Insufficiently strong international subjects are susceptible to various harassment and processes of destabilization and disintegration that they try to master independently, with the help of the international community or countries of the near and distant environment. Sublimating the historical, geographical, political, economic and security-defense problems of underdeveloped countries clearly indicates that they are dependent on the international community and highly developed countries, but also that their absorption power is not great in accepting new values, as a result of which transition periods last quite long. Failure to find authoritative solutions for democratic development established on the foundations of a market economy results primarily in economic, and on the basis of that other dependencies, as a result of which there is a spiraldevelopment of negative consequences for these countries. Most often this is characterized as: socio-political dependence, economic, technical-technological and the necessity of joining one of the security alliances. Democracy and transition offers many options for these countries, and accession to one of the alliances or associations is conditional. We conclude this paper with the thesis of the world-renowned journalist, analyst and political reporter Tim Marshall presented in his excellent book entitled "Prisoners of Geography" that geography shapes not only history but also destiny. He argues that in an increasingly complex, chaotic and connected world, countries' natural characteristics influence their strengths and weaknesses and the decisions made by their leaders.




1. Dautović, K. (2007). Prevention of conflicts in international relations. Diran, Travnik. 

3. Milašinović, R, (2002). Opportunities for conflict prevention. Proceedings of the Faculty of Civil Defense, Belgrade. 

4. Tuathail, G., and Dalby, S. (2007). Introduction to geopolitics. Political culture, Zagreb, 

5. Marshall, T., (2021). The Power of Geography. Ten Maps That Reveal the Future of our World.






Sažetak: Generička priroda sukoba u svijetu uzročno-posljedično je vezana uz nestabilnosti koje su najizraženije kroz ekonomiju, politiku, formiranje novog geopolitičkog identiteta naroda, ovisnost o izvorištima prirodnih energenata, međunarodnom pravu, sigurnosti i drugim područjima. U isto vrijeme ne zanemarujući povijesne, zemljopisne, etničke, sociološke i druge čimbenike. Krize i krizna stanja inicirane nestabilnostima u današnjim međunarodnim odnosima trebaju se promatrati multidisciplinarno. Teorijski pristup, analiza i objašnjenje u mnogo čemu mogu dati neke zajedničke odrednice za konfliktne situacije uopće, a primarno u svrhu njihovog izbjegavanja ili savladavanja. Nerazvijene zemlje, kao slab geopolitički čimbenik u međunarodnoj zajednici, imaju ograničene mogućnosti odlučivanja u istoj. Ovaj rad obrađuje specifičnosti takvih zemalja pri rješavanju konfliktnih situacija u međunarodnoj zajednici.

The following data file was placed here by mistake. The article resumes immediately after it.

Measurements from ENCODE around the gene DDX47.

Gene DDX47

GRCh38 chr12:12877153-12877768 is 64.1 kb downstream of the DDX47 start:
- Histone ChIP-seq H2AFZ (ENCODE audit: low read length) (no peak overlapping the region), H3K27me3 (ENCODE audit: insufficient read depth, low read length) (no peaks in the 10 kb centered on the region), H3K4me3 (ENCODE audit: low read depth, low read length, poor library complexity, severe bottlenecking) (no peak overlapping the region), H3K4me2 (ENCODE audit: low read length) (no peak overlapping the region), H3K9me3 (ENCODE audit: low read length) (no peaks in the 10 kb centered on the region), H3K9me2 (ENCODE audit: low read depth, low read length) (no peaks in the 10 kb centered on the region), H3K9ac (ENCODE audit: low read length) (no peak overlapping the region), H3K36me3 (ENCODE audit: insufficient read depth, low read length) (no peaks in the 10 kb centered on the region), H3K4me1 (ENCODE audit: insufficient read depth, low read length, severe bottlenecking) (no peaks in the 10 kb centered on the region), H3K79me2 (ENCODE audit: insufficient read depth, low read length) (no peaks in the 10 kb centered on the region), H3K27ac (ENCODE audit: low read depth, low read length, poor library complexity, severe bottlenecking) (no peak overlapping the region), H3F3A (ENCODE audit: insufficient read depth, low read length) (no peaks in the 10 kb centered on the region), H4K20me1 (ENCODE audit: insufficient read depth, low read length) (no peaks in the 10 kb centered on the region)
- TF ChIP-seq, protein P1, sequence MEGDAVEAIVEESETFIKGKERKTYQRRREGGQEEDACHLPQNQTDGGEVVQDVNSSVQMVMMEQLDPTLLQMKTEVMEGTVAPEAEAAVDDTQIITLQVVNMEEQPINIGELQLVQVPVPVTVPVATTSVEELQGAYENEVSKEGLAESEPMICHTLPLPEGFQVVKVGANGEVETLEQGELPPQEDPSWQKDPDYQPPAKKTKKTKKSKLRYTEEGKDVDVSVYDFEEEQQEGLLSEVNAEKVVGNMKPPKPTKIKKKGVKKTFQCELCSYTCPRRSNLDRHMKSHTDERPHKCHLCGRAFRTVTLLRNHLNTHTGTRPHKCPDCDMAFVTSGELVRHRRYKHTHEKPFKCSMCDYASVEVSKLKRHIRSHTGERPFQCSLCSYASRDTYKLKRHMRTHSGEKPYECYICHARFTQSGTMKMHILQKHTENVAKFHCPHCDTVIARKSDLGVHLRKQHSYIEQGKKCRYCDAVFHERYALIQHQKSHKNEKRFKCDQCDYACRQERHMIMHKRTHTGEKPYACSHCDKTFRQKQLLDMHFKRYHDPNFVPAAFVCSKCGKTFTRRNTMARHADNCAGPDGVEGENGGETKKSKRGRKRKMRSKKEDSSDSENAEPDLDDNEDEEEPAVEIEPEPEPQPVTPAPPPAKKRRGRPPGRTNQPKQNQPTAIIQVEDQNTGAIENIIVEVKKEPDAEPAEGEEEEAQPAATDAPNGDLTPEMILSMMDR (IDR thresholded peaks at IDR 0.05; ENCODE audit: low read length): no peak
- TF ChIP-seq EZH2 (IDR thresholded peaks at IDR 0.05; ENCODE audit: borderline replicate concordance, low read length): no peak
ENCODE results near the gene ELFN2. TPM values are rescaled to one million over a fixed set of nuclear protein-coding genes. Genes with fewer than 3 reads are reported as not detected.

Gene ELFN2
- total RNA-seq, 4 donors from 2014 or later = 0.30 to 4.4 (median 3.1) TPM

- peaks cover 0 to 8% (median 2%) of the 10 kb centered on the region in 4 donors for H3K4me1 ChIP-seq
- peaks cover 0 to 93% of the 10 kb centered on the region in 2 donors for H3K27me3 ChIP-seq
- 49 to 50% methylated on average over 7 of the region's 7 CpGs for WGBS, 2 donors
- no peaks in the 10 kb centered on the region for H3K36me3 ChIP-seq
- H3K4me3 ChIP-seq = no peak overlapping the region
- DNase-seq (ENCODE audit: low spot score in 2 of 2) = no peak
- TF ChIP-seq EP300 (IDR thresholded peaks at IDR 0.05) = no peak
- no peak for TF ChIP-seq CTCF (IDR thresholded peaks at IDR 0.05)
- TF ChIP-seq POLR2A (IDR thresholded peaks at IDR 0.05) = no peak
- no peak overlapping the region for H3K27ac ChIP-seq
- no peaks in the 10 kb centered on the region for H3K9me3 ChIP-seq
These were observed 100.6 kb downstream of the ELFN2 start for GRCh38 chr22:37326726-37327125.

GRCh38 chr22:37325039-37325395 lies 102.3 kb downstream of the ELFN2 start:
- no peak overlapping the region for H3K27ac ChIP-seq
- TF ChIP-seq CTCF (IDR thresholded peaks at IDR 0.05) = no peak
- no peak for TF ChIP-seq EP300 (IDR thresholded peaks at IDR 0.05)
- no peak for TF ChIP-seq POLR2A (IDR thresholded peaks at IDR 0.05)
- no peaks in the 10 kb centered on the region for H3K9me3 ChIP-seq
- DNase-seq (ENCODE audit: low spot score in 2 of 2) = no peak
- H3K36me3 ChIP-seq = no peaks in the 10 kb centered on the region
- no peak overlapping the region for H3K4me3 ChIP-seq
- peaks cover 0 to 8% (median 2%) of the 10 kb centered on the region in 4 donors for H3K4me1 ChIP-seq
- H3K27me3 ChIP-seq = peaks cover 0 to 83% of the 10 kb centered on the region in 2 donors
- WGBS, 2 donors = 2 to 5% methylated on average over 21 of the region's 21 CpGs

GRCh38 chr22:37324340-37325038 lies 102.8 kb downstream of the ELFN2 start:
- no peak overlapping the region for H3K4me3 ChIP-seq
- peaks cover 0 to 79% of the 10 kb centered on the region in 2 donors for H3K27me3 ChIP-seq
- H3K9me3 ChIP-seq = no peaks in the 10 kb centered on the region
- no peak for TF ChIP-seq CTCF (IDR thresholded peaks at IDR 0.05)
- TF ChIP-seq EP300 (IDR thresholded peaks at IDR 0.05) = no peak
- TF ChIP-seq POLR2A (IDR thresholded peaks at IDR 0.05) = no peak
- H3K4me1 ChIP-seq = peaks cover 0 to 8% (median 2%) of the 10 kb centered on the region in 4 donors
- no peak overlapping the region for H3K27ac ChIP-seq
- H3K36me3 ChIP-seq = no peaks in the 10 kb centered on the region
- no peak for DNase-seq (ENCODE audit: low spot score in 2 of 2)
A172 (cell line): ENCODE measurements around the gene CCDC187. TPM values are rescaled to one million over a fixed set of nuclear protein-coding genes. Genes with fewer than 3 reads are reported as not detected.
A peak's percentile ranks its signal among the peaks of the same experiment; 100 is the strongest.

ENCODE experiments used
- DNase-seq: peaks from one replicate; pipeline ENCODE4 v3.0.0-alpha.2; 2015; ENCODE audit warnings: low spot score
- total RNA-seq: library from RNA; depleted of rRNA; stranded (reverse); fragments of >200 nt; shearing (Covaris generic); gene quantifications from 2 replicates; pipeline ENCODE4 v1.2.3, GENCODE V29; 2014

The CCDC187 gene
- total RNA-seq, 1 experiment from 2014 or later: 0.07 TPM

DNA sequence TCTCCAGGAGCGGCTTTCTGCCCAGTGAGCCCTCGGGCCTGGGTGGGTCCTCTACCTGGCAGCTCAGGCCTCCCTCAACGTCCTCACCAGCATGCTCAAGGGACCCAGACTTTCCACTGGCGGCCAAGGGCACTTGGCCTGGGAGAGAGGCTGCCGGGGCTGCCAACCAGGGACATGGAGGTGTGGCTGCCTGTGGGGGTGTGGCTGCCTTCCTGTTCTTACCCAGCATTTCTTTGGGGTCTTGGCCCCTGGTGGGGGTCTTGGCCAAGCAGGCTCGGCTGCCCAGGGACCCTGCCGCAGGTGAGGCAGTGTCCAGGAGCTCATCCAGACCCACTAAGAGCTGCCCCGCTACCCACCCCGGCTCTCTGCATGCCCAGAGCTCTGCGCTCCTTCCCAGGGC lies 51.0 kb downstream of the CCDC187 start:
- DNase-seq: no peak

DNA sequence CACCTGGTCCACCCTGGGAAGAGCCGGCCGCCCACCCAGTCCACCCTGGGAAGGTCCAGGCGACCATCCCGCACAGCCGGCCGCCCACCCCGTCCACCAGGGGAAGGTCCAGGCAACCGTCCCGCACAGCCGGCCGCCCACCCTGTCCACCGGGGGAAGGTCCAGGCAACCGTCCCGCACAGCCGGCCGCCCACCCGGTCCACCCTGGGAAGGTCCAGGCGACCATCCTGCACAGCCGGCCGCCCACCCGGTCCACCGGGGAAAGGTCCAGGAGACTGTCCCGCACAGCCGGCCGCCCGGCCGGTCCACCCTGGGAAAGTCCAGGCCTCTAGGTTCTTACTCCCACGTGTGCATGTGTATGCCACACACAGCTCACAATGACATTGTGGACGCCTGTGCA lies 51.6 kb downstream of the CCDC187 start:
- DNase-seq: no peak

Ključne riječi: nerazvijene zemlje, krize, međunarodni odnosi i sigurnost

About the authors

  • Assoc.Prof.. GORDAN RADIĆ, a law graduate and then a Master of Laws degree from the Faculty of Law, University of Mostar. He received his PhD in management in the topic of the Greek debt crisis at the University of Herzegovina. From 2013 to 2021, for two terms, he served as dean of the Faculty of International Relations and Diplomacy at the University of Herzegovina. At the University of Modern Sciences – CKM, Mostar served as acting rector. Author, co-author and reviewer of several books, scientific papers, articles and participant of a large number of round tables and forums of an international nature.
  • Assoc.Prof. DRAGAN MIŠETIĆ, graduated from the Faculty of Economics in Mostar under the mentorship of prof.dr. Sc. Frano Ljubić. Further education in the field of economic sciences continues with the mentorship of Marin Buble in obtaining a master's degree, and with the mentorship of Vinko Kandžija in obtaining a doctorate. In his previous career, he connects theoretical and practical principles of economics and management through engagement at the Faculty of Economics of the University of Mostar and Vitez University. In addition to scientific work, he works in the public sector (Ministry of Defence, Ministry of Foreign Affairs) and in several economic entities in Bosnia and Herzegovina and the Republic of Croatia. Permanent court expert in the field, economy, market relations and finance, and bankruptcy administrator for the territory of the Federation of Bosnia and Herzegovina. He has published several papers in the field of economic sciences in domestic and foreign scientific and professional journals. Participant of various conferences and professional consultations of an international nature.